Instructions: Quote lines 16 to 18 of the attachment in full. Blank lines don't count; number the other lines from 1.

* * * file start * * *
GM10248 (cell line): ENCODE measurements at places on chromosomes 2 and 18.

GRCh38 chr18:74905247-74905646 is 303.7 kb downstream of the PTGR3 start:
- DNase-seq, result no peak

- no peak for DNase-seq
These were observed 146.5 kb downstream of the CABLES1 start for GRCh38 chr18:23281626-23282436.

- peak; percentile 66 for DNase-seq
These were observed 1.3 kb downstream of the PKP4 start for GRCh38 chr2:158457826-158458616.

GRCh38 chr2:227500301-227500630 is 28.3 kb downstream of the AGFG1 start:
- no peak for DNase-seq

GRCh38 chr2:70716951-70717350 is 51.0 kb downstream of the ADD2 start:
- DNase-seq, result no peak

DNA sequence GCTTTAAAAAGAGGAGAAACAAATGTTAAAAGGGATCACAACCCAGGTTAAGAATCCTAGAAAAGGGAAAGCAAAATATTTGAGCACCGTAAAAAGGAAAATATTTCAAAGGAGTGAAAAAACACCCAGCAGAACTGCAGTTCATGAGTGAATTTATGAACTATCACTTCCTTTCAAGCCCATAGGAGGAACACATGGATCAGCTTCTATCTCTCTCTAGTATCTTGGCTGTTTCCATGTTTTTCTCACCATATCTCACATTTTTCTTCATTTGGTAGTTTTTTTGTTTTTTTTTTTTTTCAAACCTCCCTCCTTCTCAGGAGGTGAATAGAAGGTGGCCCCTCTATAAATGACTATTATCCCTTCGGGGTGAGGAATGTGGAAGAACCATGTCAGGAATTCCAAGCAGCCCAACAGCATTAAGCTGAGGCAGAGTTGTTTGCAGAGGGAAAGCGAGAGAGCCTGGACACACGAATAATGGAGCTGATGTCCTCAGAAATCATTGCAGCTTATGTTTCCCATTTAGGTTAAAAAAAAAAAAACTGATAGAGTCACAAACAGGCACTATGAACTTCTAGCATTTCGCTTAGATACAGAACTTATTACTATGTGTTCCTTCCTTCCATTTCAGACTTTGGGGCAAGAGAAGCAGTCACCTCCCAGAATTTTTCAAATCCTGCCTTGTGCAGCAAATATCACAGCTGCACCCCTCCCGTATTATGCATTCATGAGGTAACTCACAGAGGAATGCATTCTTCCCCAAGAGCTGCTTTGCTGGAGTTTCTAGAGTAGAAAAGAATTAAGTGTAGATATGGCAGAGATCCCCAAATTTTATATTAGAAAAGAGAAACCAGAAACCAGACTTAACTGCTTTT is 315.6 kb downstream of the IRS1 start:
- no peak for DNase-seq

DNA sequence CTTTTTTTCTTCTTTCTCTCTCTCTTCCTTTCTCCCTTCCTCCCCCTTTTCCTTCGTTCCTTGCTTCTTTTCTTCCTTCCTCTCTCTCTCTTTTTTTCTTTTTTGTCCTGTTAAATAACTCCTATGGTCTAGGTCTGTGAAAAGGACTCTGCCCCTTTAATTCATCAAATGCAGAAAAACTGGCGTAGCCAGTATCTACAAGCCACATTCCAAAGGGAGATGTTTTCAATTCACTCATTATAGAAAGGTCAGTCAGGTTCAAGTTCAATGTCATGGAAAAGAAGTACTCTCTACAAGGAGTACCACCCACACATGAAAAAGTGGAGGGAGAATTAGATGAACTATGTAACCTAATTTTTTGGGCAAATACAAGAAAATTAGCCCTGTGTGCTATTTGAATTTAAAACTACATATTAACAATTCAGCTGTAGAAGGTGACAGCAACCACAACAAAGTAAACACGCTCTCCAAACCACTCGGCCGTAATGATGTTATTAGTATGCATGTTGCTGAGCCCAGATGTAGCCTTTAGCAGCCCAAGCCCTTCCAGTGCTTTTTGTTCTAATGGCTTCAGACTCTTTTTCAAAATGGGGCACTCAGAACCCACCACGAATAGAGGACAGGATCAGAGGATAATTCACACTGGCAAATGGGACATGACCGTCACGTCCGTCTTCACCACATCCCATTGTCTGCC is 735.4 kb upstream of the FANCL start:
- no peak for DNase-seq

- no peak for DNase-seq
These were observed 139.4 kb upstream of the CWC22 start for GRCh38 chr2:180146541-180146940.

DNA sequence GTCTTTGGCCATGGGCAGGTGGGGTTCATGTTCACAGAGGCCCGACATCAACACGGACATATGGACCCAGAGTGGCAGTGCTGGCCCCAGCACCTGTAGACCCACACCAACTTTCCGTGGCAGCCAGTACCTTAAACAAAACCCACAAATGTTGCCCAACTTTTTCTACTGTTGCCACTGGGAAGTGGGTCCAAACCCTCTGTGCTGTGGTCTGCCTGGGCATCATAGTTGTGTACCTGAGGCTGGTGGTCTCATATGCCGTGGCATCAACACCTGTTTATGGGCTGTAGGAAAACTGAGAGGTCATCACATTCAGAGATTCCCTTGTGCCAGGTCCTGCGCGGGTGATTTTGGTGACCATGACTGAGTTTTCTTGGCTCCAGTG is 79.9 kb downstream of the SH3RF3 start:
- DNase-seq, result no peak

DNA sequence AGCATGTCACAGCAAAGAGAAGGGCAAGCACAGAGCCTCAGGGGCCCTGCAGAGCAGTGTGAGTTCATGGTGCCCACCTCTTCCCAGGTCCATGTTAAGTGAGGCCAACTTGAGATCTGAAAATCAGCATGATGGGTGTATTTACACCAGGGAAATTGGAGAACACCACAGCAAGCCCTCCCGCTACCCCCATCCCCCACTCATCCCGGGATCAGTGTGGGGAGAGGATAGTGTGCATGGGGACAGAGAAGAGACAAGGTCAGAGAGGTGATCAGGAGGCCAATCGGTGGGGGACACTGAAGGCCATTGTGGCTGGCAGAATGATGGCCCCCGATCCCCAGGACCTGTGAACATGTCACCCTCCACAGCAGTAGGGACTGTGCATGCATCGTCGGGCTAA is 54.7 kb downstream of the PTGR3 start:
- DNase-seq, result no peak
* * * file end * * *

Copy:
- no peak for DNase-seq
These were observed 139.4 kb upstream of the CWC22 start for GRCh38 chr2:180146541-180146940.

DNA sequence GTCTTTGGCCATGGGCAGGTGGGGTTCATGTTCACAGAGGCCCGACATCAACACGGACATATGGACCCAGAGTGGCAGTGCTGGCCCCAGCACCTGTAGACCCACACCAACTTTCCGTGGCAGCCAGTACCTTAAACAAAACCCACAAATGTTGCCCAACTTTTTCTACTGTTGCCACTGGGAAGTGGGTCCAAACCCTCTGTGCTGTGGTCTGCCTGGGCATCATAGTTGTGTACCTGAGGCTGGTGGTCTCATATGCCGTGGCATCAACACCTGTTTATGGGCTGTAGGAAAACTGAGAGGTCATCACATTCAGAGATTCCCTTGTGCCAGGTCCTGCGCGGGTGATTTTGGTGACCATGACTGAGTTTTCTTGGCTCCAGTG is 79.9 kb downstream of the SH3RF3 start: